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Various Articles of Intelligence, fr. stardorer for insertion next month..,

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THE

some seem

Estimate of the Philosophical Character philosophy of mind, have been much of Lord Bacon.*

less attended to; although the whole (From Dissertation I. by Dugald Stewart, scope and tenor of his speculations

prefixed to Supplement to Encyclopædia shew, that to this study his genius was Britannica, Vol. I. p. 48–59.] far more strongly and happily turned, "HE state of science towards the than to that of the material world. It close of the sixteenth century, was not, as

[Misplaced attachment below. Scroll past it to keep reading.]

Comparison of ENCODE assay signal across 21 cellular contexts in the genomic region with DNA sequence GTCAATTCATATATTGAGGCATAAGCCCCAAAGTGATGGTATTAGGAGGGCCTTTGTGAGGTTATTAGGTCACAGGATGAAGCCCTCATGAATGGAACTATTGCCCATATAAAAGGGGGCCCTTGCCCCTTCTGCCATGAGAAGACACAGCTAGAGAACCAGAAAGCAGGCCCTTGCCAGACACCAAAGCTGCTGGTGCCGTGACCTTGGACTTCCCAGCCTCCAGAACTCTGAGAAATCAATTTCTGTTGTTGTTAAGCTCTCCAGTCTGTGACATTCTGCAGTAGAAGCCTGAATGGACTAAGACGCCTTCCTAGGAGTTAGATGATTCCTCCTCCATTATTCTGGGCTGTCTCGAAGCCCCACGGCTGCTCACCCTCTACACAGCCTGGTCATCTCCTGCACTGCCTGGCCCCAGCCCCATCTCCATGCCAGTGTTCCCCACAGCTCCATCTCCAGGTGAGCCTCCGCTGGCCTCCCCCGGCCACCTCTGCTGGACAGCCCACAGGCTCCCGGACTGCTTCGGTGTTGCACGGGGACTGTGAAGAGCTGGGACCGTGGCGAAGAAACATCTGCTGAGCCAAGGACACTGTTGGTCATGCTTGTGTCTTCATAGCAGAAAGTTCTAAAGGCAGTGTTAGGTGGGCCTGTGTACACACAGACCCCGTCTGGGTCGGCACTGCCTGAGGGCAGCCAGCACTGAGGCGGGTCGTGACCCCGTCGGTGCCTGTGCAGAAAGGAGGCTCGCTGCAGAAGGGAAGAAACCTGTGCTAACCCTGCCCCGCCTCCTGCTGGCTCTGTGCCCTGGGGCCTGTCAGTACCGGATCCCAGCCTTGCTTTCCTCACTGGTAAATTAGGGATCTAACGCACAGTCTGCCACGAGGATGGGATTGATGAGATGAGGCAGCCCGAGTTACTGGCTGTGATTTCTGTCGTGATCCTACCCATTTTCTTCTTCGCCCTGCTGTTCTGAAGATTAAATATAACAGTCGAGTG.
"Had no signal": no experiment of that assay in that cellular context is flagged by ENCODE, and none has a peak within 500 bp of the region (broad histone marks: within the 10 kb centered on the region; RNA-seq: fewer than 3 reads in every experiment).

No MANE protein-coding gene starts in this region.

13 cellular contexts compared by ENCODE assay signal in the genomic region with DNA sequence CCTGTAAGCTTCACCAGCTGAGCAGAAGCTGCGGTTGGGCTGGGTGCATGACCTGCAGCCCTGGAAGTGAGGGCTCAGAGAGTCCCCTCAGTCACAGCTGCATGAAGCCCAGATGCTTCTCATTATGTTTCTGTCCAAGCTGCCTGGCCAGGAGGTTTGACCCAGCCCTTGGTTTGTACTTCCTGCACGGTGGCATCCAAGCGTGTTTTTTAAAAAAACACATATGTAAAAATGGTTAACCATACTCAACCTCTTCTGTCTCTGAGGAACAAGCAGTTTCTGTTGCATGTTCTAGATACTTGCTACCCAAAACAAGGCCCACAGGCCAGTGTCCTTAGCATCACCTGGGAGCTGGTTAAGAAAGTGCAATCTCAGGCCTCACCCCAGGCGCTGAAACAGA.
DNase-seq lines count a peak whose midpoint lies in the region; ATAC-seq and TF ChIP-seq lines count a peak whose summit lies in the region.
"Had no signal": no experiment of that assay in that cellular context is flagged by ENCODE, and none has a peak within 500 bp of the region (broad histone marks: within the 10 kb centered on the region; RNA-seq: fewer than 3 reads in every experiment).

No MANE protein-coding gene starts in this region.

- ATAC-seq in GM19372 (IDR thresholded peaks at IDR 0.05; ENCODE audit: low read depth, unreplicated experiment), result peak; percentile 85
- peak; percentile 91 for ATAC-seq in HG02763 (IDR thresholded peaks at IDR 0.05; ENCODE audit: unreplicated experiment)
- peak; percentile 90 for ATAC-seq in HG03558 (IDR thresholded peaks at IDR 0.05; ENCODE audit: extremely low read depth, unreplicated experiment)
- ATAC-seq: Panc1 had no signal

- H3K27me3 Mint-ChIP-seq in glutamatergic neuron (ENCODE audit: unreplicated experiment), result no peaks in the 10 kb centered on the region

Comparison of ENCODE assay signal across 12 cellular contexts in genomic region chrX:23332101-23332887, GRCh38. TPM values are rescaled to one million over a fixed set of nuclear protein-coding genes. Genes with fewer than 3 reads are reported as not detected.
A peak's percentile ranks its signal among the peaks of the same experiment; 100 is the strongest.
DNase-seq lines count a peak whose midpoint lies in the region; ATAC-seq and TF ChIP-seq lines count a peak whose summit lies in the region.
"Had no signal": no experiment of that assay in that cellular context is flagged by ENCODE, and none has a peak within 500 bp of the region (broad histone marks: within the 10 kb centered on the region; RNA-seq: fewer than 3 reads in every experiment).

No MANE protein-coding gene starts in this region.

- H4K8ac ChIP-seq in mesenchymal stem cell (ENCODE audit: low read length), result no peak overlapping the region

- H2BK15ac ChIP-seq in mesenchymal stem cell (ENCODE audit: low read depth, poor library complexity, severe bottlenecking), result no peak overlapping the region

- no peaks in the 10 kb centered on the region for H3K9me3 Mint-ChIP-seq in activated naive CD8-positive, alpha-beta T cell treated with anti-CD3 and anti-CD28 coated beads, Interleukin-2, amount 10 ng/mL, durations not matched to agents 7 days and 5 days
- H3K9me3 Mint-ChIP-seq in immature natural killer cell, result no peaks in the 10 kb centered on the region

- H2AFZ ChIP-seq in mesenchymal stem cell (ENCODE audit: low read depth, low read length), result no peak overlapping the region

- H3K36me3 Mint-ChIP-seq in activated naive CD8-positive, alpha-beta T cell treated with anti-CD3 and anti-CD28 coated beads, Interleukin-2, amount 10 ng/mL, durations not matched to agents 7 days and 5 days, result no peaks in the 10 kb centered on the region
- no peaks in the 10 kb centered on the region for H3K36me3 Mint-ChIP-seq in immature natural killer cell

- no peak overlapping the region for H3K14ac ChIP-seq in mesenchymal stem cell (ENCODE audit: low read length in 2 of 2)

to have presented a field of observation singu- imagined, by sagacious anticipations larly calculated to attract the curiosity, of particular discoveries afterwards to and to awaken the genius of Bacon; be made in physics, that his writings nor was it the least of his personal have had so powerful an influence in advantages, that, as the son of one of accelerating the advancement of that Queen Elizabeth's ministers, he had science. In the extent and accuracy a ready access, wherever he went, to of his physical knowledge, he was far the most enlightened society in Eu- inferior to many of his predecessors ; rope. While yet only in the seven, but he surpassed them all in his teenth year of his age, he was removed knowledge of the laws, the resources by his father from Cambridge to Paris, and the limits of the human underwhere it is not to be doubted, that the sianding. The sanguine expectations novelty of the literary scene must have with which he looked forwards to the largely contributed to cherish the future, were founded solely on his natural liberality and independence of confidence in the untried capacities of his mind. Sir Joshua Reynolds has the mind; and on a conviction of the remarked, in one of his academical possibility of invigorating and guiding, Discourses, that "every seminary of by means of logical rules, those facullearning is surrounded with an atmos- ties which, in all our researches after phere of Aoating knowledge, where truth, are the organs or instruments every mind may imbibe somewhat to be employed. “ Such rules," as he congenial to its own original concep- himself has observed, “ do in some tions." + He might have added, with sort equal men's wits, and leave no still greater truth, that it is an atmos- great advantage or pre-eminence to phere, of which it is more peculiarly the perfect and excellent motions of salutary for those who have been the spirit. To draw a straight line, or elsewhere reared to breathe the air. to describe a circle, by aim of hand The remark is applicable to higher only, there must be a great difference pursuits than were in the contempla; between an unsteady and unpractised tion of this philosophical artist; and hand, and a steady and practised; but it suggests a hint of no inconsiderable to do it by rule or compass it is much value for the education of youth. alike."